People relaxing inside the free Birutė villa at Birštonas. ©Augustinas Žemaitis.

For the first time after 20 years hiatus, new spas have been constructed in Birštonas in the 2010s. Moreover, many of the Soviet ones were renovated. The town still has a multitude of abandoned Soviet buildings, but those now tend to be overshadowed by trees and pretty landscaping in summer rather than vice-versa.

Birštonas landscaping includes some fountains and many sculptures. Some of the biggest clusters of sculptures are located near the church (wooden sculptures) and at the southern side of the Central Park (stone sculptures). The other side of Nemunas (accessible by boat or a lengthy drive-around through the nearest bridge in Prienai) hosts a remembrance path for Lithuanians exiled by the Soviet Union.

While what is pre-Soviet and post-Soviet tend to far surpass what's Soviet in quality and aesthetics, one may want to view the Soviet era stained glass window "Lithuania" (original name "Soviet Lithuania") inside the Birštonas House of Culture (a typical Soviet institution where various events are held). 145 sq. meters in size, it was the largest stained glass window in Lithuania. It lacks any outward propaganda or Soviet symbols, although its depiction of various classes of Lithuanian population (workers, soldiers, scientists, peasants...) is Soviet-style.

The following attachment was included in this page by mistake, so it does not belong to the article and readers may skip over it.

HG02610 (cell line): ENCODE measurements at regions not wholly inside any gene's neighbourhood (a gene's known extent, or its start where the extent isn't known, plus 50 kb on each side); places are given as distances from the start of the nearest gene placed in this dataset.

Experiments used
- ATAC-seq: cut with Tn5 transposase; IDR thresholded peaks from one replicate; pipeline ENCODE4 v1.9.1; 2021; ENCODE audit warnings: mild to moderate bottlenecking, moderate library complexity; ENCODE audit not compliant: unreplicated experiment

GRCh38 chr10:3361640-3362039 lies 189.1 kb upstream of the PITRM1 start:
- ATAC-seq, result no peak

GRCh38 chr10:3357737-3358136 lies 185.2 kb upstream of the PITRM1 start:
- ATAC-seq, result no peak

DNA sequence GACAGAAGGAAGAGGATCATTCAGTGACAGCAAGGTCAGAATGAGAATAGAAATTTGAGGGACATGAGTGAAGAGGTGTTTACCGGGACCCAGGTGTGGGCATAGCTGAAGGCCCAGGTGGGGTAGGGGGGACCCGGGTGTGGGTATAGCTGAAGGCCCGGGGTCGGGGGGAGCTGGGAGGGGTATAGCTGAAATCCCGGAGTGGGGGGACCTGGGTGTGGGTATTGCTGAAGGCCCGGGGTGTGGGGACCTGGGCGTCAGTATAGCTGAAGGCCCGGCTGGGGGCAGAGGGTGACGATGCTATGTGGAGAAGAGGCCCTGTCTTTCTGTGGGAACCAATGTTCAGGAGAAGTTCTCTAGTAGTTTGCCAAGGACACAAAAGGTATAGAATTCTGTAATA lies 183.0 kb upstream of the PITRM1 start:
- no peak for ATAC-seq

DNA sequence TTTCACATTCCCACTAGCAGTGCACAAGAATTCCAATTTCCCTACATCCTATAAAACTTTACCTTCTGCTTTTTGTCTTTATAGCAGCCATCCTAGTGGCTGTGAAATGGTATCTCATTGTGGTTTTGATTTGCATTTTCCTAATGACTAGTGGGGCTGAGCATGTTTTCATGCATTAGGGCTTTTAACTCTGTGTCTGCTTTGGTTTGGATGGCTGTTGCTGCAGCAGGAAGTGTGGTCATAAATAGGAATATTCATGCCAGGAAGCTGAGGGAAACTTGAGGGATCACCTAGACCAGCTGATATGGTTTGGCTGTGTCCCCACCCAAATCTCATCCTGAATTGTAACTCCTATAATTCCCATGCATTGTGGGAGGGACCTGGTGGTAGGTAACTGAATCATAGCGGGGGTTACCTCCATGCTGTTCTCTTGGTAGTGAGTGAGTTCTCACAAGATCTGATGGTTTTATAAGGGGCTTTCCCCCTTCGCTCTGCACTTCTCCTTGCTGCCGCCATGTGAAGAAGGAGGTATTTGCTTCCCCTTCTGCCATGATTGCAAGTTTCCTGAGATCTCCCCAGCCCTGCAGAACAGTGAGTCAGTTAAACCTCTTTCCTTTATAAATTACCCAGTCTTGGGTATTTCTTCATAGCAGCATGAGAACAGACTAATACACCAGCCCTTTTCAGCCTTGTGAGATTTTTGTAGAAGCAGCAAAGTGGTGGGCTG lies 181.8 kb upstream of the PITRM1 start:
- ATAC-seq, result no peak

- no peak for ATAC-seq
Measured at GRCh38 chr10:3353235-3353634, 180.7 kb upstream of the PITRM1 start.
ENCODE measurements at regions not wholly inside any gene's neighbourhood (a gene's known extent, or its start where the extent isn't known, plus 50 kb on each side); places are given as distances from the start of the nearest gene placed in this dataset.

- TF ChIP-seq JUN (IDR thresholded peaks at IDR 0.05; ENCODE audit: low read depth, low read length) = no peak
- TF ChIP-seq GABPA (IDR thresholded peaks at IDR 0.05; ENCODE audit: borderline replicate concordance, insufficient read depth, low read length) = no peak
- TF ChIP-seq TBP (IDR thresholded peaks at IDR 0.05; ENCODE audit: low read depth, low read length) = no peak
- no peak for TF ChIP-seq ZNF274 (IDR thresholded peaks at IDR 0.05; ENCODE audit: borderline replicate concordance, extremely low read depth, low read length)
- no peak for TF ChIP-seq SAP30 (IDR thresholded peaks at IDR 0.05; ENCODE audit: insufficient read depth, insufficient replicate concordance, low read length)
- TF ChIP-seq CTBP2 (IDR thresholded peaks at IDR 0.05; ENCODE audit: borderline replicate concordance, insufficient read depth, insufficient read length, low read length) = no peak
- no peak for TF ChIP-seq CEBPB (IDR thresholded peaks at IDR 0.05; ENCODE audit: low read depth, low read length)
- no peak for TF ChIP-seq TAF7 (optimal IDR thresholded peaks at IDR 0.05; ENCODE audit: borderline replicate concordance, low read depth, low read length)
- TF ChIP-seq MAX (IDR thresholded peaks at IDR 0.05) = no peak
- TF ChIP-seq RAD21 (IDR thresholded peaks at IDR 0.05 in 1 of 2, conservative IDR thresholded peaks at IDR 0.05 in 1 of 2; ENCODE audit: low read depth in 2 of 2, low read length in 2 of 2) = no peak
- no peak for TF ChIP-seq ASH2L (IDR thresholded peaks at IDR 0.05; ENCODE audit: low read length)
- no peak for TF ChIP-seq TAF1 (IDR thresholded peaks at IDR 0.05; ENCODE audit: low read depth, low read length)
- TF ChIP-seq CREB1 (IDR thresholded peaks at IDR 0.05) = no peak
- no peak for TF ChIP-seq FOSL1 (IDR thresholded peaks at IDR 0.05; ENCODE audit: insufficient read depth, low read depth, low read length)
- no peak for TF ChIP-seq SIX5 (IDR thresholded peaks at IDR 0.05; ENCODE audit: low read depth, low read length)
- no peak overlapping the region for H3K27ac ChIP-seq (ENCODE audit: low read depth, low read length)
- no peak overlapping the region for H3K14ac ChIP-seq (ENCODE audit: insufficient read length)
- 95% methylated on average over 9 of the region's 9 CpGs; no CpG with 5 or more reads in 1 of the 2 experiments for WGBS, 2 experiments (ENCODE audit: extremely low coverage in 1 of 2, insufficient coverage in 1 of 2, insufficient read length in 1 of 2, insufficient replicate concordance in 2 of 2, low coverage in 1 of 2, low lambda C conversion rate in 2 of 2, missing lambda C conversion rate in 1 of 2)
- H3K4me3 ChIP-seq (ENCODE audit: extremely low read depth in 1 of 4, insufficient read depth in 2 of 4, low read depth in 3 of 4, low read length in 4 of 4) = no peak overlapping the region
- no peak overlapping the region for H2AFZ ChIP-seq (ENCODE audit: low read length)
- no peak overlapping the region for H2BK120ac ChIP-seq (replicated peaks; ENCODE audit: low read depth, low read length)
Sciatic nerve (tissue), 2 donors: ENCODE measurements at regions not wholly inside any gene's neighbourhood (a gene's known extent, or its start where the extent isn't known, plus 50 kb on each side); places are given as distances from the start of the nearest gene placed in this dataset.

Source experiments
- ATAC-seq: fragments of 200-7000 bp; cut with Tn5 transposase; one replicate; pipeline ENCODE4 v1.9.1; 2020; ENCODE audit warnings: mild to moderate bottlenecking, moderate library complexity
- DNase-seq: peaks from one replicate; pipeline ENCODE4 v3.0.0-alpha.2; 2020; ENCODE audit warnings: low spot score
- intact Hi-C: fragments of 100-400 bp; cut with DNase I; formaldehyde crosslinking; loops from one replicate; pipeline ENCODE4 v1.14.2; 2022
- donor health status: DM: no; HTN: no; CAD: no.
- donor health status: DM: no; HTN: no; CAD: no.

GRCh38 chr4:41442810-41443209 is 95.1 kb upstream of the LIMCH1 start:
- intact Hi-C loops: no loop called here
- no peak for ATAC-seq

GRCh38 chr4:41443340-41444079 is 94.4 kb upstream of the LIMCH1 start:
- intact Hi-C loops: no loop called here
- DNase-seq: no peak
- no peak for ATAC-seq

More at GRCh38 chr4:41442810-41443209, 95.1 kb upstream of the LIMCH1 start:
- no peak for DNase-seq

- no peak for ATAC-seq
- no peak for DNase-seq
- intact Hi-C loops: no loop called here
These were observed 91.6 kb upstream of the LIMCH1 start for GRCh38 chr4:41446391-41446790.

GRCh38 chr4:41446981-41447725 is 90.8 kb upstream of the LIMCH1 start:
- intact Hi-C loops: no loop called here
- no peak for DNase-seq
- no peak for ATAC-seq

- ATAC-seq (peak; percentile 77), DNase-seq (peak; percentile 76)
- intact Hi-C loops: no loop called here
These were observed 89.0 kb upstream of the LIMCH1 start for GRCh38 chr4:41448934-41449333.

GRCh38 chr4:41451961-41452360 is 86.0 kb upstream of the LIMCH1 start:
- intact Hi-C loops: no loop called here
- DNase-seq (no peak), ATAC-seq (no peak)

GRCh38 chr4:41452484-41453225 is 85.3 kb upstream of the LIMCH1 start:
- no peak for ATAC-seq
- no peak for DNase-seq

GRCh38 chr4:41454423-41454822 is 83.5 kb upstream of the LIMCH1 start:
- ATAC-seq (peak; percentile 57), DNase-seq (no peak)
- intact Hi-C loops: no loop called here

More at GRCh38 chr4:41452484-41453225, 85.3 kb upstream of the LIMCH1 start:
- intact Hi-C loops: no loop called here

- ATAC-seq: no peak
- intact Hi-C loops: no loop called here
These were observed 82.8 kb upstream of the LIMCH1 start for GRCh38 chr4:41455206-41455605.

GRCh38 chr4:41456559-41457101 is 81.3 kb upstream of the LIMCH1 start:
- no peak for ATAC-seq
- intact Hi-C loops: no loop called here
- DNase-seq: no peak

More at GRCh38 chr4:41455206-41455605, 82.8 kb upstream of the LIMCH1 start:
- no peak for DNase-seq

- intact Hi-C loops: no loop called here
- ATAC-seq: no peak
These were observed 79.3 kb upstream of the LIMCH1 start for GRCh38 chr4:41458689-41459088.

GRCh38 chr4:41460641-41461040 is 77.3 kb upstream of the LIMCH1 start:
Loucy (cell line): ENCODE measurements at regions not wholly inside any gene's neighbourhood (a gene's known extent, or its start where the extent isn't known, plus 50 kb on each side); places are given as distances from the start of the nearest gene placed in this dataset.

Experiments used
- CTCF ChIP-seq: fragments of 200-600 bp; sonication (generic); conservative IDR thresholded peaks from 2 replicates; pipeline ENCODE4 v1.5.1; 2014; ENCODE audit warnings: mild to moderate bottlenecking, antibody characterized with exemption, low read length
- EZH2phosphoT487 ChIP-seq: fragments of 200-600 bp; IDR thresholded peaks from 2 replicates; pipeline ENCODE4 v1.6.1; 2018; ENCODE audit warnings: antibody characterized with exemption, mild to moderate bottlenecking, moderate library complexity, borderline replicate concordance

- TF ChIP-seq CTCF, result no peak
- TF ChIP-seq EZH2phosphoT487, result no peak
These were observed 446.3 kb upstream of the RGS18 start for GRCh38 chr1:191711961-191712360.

A fragment of stained glass window 'Lithuania'. Photo ©Augustinas Žemaitis.

The Nemunas bank promenade for pedestrians effectively serves as the "main street" of Birštonas. It links the castle hill in the south to Central Park some 1,5 km to the north, offering benches to sit and watch the river as well as some cafes en-route. Most other things worth visiting can be discovered taking short turns inland from the promenade. The Nemunas bank promenade was created in the 1960s when a dam further downriver raised the water level of Nemunas (without the promenade, Birštonas could be submerged).

The Nemunas loops that hug Birštonas provides several more good vantage points outside the city proper. Škėvonys exposure is just ~2 km from the downtown and may be reached on foot. Balbieriškis exposure is some 15 km away (so a bike or a car ride will be necessary to visit).

Merely 5 km from Birštonas stands a town of Prienai (pop. 10000). Both towns even share a single basketball team. While Prienai is larger, it is not a resort, making its institutions, cafes, and restaurants far more prosaic and aimed at the locals rather than tourists. Sights in Prienai include a 1750-built wooden church and a 19th-century paper mill. Prienai is also the location of area's sole bridge over Nemunas.

A new spa in Birštonas and a lakeside Beach. Construction of this spa began under the Soviet occupation but was never completed as Birštonas went into decline. In 2016, it was completed according to a modernized project by the bottlers of 'Vytautas' mineral water. ©Augustinas Žemaitis.

In Vazgaikiemis some 5 km south of Prienai, a New-Age-esque "Park for peoples' harmonization" (a.k.a. Harmony Park in English) is privately developed, offering some interesting sculptures (it serves as a hotel and a hippodrome).

Map of Birštonas. ©Augustinas Žemaitis.

Article written by Augustinas Žemaitis